The Yankees lost three straight games — two against the Orioles and one against the Padres — in the last week but then turned around and pulled out wins in their last four games against the Padres and Mariners. One potential point of concern for New York: Gerrit Cole has struggled in his last five appearances, posting a 5.67 ERA with just one quality start. The Yankees also placed Harrison Bader on the injured list with a right hamstring strain, making this the second time this year he’s landed on the bench with health issues. — Lee
Previous ranking: 5
The Orioles put together a strong road trip against American League East rivals, the Blue Jays and Yankees, with a 5-1 record. The biggest variable for Baltimore’s success this season will be the strength of the rotation. At the center of that is veteran pitcher Kyle Gibson, who put together a strong week, allowing three runs in 12⅔ innings across two starts. The 35-year old is putting together a solid season for Baltimore, posting a 3.89 ERA in 12 starts with 1.4 bWAR. — Lee
Previous ranking: 6
Remember when the Astros were 17-18 and seemed to be falling off the pace in the AL West? It actually wasn’t that long ago, and while you figured Houston would get going at some point, the Astros’ current 15-5 tear reminded everyone that they are, indeed, the champs.
While the Astros ramp up towards a summer-long battle with in-state rival Texas in the AL West, they also figure to have high-ranking entrants in the major award races. Yordan Alvarez looks poised to again put up MVP-like numbers, Framber Valdez is one of a cluster of early AL Cy Young favorites and rookie righty Hunter Brown is well positioned in the AL Rookie of the Year derby. The Rangers (Semien, Nathan Eovaldi, Jung) also have strong contenders in each of those races, which makes all of this that much more fun. — Doolittle
Previous ranking: 9
A lot is going right for the D-backs, who came off Memorial Day weekend with a 31-23 record and a plus-13 run-differential that put them only 1½ games behind the Dodgers within a highly competitive NL West. But their top pitching prospect needs to get right. Brandon Pfaadt, 24, posted an 8.37 ERA through his first five major league starts, allowing eight home runs in a stretch of 23⅔ innings. The D-backs optioned Pfaadt back to the minor leagues on Saturday. They’re hopeful this was just a rough start to what will blossom into a great career, but they need him to get on track pretty quickly. They’re still looking for starting-pitching depth beyond Zac Gallen and Merrill Kelly. — Gonzalez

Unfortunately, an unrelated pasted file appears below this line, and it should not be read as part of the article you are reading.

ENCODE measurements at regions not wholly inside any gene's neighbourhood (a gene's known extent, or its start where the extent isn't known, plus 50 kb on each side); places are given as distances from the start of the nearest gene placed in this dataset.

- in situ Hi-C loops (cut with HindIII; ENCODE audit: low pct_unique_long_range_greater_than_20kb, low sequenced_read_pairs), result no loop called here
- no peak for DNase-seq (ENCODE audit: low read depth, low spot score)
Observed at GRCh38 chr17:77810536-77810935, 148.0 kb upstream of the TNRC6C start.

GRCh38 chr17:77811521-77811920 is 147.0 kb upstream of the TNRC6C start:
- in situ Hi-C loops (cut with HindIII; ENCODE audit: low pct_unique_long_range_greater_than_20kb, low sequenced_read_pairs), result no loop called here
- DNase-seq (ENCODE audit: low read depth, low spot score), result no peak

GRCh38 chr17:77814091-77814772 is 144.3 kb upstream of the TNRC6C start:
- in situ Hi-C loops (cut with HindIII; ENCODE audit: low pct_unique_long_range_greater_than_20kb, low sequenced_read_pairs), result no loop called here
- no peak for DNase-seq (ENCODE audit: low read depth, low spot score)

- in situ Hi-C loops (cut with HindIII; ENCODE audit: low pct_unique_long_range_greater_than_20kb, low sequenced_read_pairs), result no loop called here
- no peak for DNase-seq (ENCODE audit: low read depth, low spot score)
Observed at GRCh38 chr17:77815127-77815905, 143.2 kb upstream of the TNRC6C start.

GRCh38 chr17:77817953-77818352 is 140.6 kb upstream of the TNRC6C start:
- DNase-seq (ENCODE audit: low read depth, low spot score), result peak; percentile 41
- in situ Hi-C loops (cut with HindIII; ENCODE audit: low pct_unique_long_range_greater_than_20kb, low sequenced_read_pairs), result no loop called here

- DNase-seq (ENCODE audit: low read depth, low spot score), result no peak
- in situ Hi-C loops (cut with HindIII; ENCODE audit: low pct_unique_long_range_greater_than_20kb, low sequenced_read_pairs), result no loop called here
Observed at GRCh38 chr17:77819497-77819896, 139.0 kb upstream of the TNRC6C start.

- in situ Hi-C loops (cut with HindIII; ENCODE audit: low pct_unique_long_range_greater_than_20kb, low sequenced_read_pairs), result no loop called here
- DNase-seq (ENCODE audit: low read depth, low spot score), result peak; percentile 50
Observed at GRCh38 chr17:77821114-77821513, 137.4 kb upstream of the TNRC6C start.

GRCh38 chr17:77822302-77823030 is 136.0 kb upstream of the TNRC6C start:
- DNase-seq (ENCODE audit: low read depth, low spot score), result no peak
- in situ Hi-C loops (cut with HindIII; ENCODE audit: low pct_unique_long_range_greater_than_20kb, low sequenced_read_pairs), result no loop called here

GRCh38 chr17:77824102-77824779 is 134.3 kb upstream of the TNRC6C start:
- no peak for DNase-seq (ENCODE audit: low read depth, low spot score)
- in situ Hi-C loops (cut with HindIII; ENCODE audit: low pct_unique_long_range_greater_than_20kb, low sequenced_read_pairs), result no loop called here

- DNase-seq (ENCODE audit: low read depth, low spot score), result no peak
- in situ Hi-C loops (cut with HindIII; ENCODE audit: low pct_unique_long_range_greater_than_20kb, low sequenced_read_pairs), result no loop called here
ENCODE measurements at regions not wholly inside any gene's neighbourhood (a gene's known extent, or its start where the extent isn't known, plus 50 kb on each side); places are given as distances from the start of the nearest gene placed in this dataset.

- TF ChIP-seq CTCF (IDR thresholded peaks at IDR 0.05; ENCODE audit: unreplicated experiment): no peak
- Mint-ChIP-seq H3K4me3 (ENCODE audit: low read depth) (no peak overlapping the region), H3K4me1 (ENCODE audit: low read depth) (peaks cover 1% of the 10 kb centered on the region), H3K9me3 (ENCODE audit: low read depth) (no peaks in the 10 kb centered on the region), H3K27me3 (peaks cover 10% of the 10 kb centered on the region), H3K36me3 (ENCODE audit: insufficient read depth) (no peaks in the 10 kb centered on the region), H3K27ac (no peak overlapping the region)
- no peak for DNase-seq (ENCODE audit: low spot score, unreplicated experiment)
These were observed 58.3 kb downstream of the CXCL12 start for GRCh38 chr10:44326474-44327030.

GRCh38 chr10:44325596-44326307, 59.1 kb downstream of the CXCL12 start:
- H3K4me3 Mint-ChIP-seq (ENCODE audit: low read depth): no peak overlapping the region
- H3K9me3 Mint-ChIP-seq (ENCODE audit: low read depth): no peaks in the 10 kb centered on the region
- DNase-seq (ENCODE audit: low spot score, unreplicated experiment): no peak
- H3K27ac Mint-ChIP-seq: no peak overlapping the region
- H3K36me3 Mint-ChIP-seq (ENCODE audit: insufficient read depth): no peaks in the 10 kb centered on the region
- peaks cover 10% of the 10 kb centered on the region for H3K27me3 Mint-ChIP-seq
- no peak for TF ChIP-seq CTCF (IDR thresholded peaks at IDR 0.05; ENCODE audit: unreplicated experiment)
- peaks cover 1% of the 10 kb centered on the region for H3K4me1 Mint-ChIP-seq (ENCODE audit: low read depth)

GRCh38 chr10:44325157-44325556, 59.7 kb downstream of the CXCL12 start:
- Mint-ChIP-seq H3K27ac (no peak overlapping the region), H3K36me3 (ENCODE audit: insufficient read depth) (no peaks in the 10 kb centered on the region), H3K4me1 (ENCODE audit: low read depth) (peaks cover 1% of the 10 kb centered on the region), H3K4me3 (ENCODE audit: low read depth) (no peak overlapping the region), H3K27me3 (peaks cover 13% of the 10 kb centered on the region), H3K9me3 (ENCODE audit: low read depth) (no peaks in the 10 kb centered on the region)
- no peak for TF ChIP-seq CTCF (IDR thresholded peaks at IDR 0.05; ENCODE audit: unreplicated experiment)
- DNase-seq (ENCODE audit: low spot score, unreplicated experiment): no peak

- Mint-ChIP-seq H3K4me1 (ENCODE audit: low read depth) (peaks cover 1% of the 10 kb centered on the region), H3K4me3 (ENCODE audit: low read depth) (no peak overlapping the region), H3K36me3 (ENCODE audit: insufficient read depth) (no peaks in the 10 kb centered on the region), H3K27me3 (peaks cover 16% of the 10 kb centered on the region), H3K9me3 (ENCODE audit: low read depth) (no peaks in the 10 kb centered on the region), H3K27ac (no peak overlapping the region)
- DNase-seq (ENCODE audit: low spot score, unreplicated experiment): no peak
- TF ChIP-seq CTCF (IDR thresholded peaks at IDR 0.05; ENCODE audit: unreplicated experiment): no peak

Previous ranking: 8
A huge potential positive for the Blue Jays is that Jose Berrios again looks like the pitcher they traded for at the 2021 deadline. Over the course of his last five starts, Berrios has a 2.30 ERA in 31⅓ innings, a stark departure from the 4.56 ERA he’s posted in 55 starts for Toronto. While the Blue Jays currently sit behind the Rays, Orioles and Yankees in the division race and 3.5 games out of the final wild-card spot, a rejuvenated Berrios would go a long way for their playoff hopes. — Lee
Previous ranking: 15
Mariners fans have been waiting all season for Julio Rodriguez to get going and he finally did, earning AL Player of the Week honors after hitting .467/.484/.800 with two home runs and four doubles in seven games against the A’s and Pirates, raising his average from .204 to .242. He then followed that up with two hits and a home run against the Yankees on Monday. His overall numbers remain well below last season as he still needs to improve his swing decisions. His chase rate is still around 35% — slightly higher than it was his rookie season. You want to see a young player improving in that area, not stagnating or getting worse. Until that happens, he’s going to continue to go through these hot and cold streaks. But the hot streaks sure are fun. — Schoenfield